A closing comment on a previous reading from Acts 13:2-3. It was a direct speech of the Holy Spirit which said that Saul and Barnabas had been selected or chosen for a special mission of God. This is a prophetic word spoken by one of the prophets in the house church in Antioch. God works through people and speaks God’s word through people.
Secondly, after prayer and fasting they commissioned them with the laying on of hands and sent them on their way. Paul prayed and fasted during the three days following the blinding vision of the Lord as he tried to understand what was happening to him (Acts 9:9). Paul and Barnabas appointed leaders in the churches in Lystra, Iconium and Antioch in Pisidia following prayer and fasting (Acts 14:21-23). The prophetess Anna saw the baby Jesus in the temple as a woman who prayed and fasted night and day (Luke 2:36-38).
We find strength, courage, confidence and the power love when we pray. Paul reminds us: Devote yourselves to prayer, keeping alert (eyes wide open) in it with thanksgiving. At the same time pray for us as well that God will open to us a door for the word, that we may declare the mystery of Christ, for which I am in prison, (Colossians 4:2-3). The Holy Spirit was the power driving the mission of Paul and Barnabas which was fueled by the prayers of the church. It begins with God (the Holy Spirit) and God works through people (the prayers of the church and the work of Paul and Barnabas).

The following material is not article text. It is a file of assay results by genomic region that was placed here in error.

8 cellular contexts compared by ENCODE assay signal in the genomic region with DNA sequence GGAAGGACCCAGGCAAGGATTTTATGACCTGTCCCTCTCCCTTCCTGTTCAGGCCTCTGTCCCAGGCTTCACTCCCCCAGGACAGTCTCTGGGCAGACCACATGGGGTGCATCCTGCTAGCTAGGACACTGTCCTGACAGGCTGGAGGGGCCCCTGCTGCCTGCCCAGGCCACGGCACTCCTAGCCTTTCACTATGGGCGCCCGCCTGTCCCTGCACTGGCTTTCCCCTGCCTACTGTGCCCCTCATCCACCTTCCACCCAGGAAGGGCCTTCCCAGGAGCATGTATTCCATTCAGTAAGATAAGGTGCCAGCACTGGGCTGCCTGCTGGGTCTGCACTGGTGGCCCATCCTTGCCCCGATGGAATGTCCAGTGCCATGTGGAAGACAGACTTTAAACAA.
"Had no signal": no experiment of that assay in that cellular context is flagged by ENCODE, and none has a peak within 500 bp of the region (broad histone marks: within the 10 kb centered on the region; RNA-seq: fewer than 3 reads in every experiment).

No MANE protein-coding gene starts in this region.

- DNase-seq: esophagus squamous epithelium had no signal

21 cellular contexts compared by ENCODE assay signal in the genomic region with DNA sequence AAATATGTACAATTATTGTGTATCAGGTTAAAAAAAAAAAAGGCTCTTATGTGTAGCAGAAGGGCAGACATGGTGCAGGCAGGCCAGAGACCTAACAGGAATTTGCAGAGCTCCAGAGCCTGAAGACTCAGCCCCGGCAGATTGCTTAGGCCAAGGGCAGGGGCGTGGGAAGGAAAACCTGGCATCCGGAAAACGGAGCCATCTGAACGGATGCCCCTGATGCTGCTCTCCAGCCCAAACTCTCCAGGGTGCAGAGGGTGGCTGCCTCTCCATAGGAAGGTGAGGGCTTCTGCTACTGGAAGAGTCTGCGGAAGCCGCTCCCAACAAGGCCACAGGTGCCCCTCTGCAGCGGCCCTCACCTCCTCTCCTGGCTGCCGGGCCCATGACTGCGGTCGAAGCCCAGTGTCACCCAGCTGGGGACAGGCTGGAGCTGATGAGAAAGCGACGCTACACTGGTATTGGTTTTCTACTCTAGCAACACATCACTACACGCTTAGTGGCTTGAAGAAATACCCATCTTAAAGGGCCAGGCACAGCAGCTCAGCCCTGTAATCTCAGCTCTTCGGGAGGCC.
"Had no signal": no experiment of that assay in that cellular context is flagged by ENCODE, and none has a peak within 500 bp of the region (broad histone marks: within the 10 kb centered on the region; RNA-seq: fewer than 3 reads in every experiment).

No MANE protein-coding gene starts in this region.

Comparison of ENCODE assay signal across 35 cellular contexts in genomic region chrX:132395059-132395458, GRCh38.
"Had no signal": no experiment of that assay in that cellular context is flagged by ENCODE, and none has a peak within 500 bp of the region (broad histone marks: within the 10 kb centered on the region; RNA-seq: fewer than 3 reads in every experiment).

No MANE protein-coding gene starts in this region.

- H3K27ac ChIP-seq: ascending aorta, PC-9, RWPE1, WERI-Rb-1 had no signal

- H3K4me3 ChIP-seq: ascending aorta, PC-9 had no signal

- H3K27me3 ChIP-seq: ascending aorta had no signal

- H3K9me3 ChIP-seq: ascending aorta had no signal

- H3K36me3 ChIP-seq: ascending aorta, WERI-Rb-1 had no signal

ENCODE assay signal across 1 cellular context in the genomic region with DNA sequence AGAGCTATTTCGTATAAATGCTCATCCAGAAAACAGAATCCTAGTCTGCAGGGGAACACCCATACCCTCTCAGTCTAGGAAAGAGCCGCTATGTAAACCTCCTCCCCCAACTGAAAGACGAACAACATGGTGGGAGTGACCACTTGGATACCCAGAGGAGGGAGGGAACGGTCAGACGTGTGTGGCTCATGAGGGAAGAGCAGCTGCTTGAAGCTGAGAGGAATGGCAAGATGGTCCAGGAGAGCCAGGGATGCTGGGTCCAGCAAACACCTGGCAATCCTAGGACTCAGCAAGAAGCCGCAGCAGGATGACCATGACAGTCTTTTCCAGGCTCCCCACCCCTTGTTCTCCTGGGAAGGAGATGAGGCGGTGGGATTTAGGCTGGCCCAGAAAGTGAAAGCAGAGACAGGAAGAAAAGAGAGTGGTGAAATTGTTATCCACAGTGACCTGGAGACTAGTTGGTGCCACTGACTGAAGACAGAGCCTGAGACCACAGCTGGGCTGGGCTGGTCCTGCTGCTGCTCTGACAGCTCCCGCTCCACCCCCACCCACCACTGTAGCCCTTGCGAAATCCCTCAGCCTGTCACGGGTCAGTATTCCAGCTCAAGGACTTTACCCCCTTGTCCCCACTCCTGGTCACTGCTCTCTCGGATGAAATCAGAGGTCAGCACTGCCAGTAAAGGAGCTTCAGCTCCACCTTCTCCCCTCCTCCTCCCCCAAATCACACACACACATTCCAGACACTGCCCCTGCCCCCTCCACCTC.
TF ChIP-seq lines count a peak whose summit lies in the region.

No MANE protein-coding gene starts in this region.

Key Scripture describing the importance of prayer:
For this reason I bow my knees before the Father, from whom every family in heaven and on earth takes its name. I pray that, according to the riches of his glory, he may grant that you may be strengthened in your inner being with power through his Spirit, and that Christ may dwell in your hearts through faith, as you are being rooted and grounded in love. I pray that you may have the power to comprehend, with all the saints, what is the breadth and length and height and depth, and to know the love of Christ that surpasses knowledge, so that you may be filled with all the fullness of God.
Now to him who by the power at work within us is able to accomplish abundantly far more than all we can ask or imagine, to him be glory in the church and in Christ Jesus to all generations, forever and ever. Amen (Ephesians 3:14-21).
- What grabbed your attention as your read today’s reading?
- What is God saying to you as you read today’s reading from this booklet?
- Who do you know that could use a big dose of the love and grace of Jesus today?
- What did you take away from the readings on prayer? If you are convinced that God works through prayer, how can we as a church strengthen our prayer life?